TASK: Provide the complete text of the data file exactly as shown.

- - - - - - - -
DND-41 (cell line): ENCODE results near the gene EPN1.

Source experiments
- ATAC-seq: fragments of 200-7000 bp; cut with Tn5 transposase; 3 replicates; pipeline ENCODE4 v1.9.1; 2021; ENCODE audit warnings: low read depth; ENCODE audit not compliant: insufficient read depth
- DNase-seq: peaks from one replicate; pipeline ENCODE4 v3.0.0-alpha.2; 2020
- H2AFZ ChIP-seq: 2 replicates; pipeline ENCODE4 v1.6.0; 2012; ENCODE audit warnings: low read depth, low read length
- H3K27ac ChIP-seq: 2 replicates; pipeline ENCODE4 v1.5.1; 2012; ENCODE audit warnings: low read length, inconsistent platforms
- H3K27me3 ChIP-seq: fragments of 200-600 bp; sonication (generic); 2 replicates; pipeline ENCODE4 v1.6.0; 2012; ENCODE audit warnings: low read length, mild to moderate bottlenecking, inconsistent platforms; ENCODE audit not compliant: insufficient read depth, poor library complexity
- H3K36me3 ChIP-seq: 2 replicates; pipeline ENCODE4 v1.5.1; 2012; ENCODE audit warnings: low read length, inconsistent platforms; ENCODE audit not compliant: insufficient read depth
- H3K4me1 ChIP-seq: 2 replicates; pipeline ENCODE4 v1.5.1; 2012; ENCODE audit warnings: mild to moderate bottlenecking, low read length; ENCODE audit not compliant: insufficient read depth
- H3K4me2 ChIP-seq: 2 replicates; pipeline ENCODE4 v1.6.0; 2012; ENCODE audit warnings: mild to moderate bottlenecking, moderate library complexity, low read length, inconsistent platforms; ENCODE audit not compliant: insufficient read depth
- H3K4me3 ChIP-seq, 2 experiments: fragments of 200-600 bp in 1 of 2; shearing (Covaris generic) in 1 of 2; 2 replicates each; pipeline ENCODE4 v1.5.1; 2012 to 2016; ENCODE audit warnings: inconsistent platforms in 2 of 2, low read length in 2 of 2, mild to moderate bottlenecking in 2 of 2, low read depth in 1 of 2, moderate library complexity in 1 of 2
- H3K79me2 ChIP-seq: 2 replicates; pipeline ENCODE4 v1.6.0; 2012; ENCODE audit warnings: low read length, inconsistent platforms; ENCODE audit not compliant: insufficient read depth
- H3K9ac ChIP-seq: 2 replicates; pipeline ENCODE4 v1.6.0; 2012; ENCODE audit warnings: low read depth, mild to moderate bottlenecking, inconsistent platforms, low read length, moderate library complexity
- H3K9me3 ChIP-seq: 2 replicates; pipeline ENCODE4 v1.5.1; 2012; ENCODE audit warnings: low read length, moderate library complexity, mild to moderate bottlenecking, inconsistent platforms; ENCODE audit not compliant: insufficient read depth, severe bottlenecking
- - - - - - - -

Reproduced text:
DND-41 (cell line): ENCODE results near the gene EPN1.

Source experiments
- ATAC-seq: fragments of 200-7000 bp; cut with Tn5 transposase; 3 replicates; pipeline ENCODE4 v1.9.1; 2021; ENCODE audit warnings: low read depth; ENCODE audit not compliant: insufficient read depth
- DNase-seq: peaks from one replicate; pipeline ENCODE4 v3.0.0-alpha.2; 2020
- H2AFZ ChIP-seq: 2 replicates; pipeline ENCODE4 v1.6.0; 2012; ENCODE audit warnings: low read depth, low read length
- H3K27ac ChIP-seq: 2 replicates; pipeline ENCODE4 v1.5.1; 2012; ENCODE audit warnings: low read length, inconsistent platforms
- H3K27me3 ChIP-seq: fragments of 200-600 bp; sonication (generic); 2 replicates; pipeline ENCODE4 v1.6.0; 2012; ENCODE audit warnings: low read length, mild to moderate bottlenecking, inconsistent platforms; ENCODE audit not compliant: insufficient read depth, poor library complexity
- H3K36me3 ChIP-seq: 2 replicates; pipeline ENCODE4 v1.5.1; 2012; ENCODE audit warnings: low read length, inconsistent platforms; ENCODE audit not compliant: insufficient read depth
- H3K4me1 ChIP-seq: 2 replicates; pipeline ENCODE4 v1.5.1; 2012; ENCODE audit warnings: mild to moderate bottlenecking, low read length; ENCODE audit not compliant: insufficient read depth
- H3K4me2 ChIP-seq: 2 replicates; pipeline ENCODE4 v1.6.0; 2012; ENCODE audit warnings: mild to moderate bottlenecking, moderate library complexity, low read length, inconsistent platforms; ENCODE audit not compliant: insufficient read depth
- H3K4me3 ChIP-seq, 2 experiments: fragments of 200-600 bp in 1 of 2; shearing (Covaris generic) in 1 of 2; 2 replicates each; pipeline ENCODE4 v1.5.1; 2012 to 2016; ENCODE audit warnings: inconsistent platforms in 2 of 2, low read length in 2 of 2, mild to moderate bottlenecking in 2 of 2, low read depth in 1 of 2, moderate library complexity in 1 of 2
- H3K79me2 ChIP-seq: 2 replicates; pipeline ENCODE4 v1.6.0; 2012; ENCODE audit warnings: low read length, inconsistent platforms; ENCODE audit not compliant: insufficient read depth
- H3K9ac ChIP-seq: 2 replicates; pipeline ENCODE4 v1.6.0; 2012; ENCODE audit warnings: low read depth, mild to moderate bottlenecking, inconsistent platforms, low read length, moderate library complexity
- H3K9me3 ChIP-seq: 2 replicates; pipeline ENCODE4 v1.5.1; 2012; ENCODE audit warnings: low read length, moderate library complexity, mild to moderate bottlenecking, inconsistent platforms; ENCODE audit not compliant: insufficient read depth, severe bottlenecking